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4. Winter Palace

The Winter Palace is the most famous building in the city and plays a crucial role in its 300-year-old history. The palace dominates over the Palace Square and upholds the political, cultural, and symbolic value of the city. It was the first imperial residence of the empire, which was rebuilt by Francesco Bartolomeo Rastrelli. The building has a facade richly decorated with two levels of columns and statues and vases on its parapet.

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5. State Hermitage Museum

The museum is one of the largest museums with a huge collection of 3 million items, ranging from Impressionist masterpieces to Oriental treasures. Given the large size, tourists often come to visit this place more than one time to fully cherish what the museum has to offer. A large part of the museum’s collection is present in the Winter Palace. 

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6. Stroganov Palace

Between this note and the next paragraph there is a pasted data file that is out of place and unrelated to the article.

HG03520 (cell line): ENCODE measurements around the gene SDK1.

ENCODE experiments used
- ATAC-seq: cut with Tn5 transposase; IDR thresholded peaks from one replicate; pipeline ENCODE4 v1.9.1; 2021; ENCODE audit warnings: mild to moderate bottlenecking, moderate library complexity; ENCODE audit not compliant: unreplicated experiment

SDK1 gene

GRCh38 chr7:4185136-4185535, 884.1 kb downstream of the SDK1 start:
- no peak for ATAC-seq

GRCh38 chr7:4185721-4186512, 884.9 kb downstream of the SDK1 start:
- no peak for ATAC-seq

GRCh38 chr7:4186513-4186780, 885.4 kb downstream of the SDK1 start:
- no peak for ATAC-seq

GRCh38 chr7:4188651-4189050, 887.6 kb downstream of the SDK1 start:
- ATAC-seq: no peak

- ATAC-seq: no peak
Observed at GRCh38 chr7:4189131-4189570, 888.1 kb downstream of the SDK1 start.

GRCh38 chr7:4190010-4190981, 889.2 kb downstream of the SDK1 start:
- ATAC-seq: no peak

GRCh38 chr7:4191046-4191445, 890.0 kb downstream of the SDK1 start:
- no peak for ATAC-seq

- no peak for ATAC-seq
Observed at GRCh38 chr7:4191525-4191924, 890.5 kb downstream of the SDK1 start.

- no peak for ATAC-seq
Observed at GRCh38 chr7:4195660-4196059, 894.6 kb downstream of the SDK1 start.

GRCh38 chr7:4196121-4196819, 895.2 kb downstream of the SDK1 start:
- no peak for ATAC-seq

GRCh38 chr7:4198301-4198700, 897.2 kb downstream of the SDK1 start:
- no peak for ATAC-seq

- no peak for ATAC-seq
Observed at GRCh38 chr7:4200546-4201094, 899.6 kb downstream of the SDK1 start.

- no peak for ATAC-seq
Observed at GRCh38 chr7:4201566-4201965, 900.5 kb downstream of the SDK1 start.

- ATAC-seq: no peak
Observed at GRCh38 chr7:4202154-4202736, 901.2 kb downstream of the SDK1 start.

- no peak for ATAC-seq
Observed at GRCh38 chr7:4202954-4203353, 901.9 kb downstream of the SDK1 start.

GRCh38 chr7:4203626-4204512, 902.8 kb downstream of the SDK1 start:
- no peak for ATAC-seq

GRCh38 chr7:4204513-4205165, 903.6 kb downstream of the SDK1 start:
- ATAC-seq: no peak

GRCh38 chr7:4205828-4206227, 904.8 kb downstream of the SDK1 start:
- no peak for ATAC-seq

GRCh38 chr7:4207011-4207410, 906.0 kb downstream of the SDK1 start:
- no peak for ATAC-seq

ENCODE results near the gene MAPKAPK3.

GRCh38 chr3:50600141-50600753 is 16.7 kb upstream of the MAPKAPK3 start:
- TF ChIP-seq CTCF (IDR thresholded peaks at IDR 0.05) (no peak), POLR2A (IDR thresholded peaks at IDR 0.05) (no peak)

The Stroganov Palace is one of the oldest and majestic palaces in St Petersburg, located on the edge of Nevsky Prospekt and Moika River Embankment. In 1918, the palace was nationalized and used as a Museum of Aristocratic Life and later became tied up with the Hermitage Museum. Its facade comprises decorated windows and large white columns and attracts the attention of people.

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7. The Palaces and Gardens of Peterhof

Also known as the Russian Versailles, Peterhof is a UNESCO World Heritage site, which acted as the residences of the Czars until 1917. It is located west of St Petersburg (around 30 kilometers). The area is composed of palaces, museums, churches, and other buildings, landscaped with spectacular gardens and fountains.